‘Racism’ canard is a lie, and that’s why it won’t bring Trump down

‘Racism’ canard is a lie, and that’s why it won’t bring Trump down
The "squad" holds a press conference. MSNBC video

Trump didn’t say anything racist in his rants against the radical progressive congresswomen he tweeted about and then fulminated against on Monday.

The charge of “racism!” has been a convenient shorthand for silencing opposition, deployed almost exclusively by the political left for the last 30 years.  But it has become such a reflexive allegation that it has lost all meaning for good-faith political discourse.

It’s not racist to say that people who hate America should go somewhere else and see if they like it better.  It’s not racist, regardless of whether or not those people ostentatiously identify as “victimized” minorities.  It may be impolite; I certainly don’t think it’s useful or necessary myself, as part of political discourse among public officials.  But it’s not racist.

It’s not as if Trump has given time heretofore to talking about or apparently noticing Ilhan Omar’s race, naturalized immigrant status, or religion.  What he notices and talks about is what she says and does.

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It would be one thing if Ilhan Omar could open her mouth without proclaiming how much she has been victimized in America because she’s – in her view – a marginalized minority.  But she can’t.  It’s all she ever talks about: her victimization, and that of others.

Yet objectively, she’s one of the most privileged, lionized, excused, and enabled people on the planet.  It is she who keeps bringing up her race and religion, and flogging the theme that other people are treating her badly because of them.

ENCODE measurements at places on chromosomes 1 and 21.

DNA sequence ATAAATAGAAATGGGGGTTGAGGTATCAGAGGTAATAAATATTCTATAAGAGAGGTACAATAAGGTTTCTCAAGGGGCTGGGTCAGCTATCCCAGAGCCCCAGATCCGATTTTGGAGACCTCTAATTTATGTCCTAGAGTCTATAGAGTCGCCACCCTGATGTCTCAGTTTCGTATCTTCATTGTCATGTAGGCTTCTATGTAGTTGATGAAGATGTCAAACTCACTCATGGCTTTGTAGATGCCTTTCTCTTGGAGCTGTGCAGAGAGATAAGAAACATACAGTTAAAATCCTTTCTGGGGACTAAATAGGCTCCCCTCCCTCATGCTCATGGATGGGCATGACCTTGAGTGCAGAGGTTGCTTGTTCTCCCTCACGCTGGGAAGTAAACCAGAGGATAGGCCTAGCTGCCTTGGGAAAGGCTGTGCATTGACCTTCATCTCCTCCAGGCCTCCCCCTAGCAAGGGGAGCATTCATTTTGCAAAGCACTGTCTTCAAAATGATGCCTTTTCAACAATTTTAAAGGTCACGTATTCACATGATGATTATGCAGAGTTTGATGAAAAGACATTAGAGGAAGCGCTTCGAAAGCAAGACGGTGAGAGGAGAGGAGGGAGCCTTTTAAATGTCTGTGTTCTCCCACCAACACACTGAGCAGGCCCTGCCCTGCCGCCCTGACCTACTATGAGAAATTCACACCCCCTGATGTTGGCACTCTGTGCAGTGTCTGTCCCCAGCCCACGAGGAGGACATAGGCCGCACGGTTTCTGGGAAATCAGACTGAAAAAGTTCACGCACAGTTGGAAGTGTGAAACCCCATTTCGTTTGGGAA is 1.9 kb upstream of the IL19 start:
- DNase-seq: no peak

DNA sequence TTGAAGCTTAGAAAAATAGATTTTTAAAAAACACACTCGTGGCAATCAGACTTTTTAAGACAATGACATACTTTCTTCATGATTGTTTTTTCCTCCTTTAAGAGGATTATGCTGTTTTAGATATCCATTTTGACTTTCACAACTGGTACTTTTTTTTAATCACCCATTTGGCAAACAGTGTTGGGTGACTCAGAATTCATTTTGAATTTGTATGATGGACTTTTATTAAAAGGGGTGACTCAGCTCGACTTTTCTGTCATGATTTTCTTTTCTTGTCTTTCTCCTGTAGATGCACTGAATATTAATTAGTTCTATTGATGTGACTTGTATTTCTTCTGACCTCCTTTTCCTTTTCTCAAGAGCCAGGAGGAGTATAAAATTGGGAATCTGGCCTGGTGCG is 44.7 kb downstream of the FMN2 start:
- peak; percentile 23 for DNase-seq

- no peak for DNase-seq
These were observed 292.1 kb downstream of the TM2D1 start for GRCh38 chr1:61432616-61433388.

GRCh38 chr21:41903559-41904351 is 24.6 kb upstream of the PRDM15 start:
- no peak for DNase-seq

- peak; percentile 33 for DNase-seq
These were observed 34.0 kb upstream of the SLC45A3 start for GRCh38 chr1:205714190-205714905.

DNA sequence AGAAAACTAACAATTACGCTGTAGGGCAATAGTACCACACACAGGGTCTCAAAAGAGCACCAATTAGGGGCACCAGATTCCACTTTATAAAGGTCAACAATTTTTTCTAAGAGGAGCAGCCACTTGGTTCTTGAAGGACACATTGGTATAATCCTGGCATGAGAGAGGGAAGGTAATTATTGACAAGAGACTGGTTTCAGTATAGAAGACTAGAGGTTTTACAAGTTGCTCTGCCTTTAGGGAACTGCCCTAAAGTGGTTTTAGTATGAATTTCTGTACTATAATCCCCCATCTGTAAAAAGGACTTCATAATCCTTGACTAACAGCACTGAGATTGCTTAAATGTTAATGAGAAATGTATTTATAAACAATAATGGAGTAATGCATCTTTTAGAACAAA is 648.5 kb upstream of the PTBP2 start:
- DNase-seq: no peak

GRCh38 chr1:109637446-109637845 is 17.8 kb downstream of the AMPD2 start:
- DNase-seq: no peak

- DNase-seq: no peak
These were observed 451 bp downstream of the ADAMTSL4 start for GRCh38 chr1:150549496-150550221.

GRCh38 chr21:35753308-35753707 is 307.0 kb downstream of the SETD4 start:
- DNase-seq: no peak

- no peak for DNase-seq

In their (slightly) different ways, the other congresswomen in the group – Rashida Tlaib, Alexandria Ocasio-Cortez, Ayanna Pressley; all American born, all determinedly “marginalized” – do the same thing.  Often, they purport to speak for the “victimization” of others.  They daily deploy this political lever to try to induce America, through falsely stimulated emotion, to clamor for lawlessness.  In the process, some of them have engaged in over-the-top anti-Semitism.  Others have outrageously defamed our Border Patrol and ICE.  All of them have repeatedly slandered the American people.

A Big Lie has been in concoction for the last several years: that opposing radicalism of this kind equals racism, which equals “white supremacy,” which equals a vicious form of “nationalism” – an innocent word now deployed as if it’s so unspeakable it’s another “N-word” – which ultimately equals “far right”; and everybody who doesn’t recite the radical catechism on cue is “far right.” [Update: Ilhan Omar reminds us that the ne plus ultra of this cursus ignominiarum is “white nationalism.”]

This unhinged syllogistic progression now pretty much rules the editorial perspective of the mainstream media.  But it’s a lie.  None of it is valid.  None of it parses.